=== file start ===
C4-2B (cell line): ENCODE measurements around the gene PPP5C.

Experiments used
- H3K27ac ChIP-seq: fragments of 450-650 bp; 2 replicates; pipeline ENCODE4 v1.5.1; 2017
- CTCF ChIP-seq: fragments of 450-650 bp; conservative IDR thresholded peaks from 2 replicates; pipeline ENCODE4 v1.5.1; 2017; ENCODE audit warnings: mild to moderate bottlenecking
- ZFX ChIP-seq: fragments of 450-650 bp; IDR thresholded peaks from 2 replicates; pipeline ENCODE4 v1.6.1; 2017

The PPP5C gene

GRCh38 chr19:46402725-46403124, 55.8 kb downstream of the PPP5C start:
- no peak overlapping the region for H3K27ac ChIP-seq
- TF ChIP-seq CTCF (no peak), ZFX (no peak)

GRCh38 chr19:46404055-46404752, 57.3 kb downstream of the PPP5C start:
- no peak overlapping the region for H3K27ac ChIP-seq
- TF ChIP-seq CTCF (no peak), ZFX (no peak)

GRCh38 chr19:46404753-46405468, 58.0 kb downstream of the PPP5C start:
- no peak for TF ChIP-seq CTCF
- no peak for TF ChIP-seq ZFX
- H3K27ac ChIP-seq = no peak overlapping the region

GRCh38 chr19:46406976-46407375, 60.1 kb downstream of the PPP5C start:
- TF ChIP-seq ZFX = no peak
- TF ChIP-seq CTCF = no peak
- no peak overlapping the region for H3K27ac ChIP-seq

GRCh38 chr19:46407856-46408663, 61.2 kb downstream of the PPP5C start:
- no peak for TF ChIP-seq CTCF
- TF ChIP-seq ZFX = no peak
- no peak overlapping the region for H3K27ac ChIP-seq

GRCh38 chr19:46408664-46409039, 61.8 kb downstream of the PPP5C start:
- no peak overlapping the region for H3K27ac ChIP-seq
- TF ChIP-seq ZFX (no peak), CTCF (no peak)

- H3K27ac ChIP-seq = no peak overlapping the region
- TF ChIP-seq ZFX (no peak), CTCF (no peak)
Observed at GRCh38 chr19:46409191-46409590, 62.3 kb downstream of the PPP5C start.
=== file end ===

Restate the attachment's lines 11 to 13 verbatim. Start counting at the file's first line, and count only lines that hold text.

- no peak overlapping the region for H3K27ac ChIP-seq
- TF ChIP-seq CTCF (no peak), ZFX (no peak)

GRCh38 chr19:46404753-46405468, 58.0 kb downstream of the PPP5C start: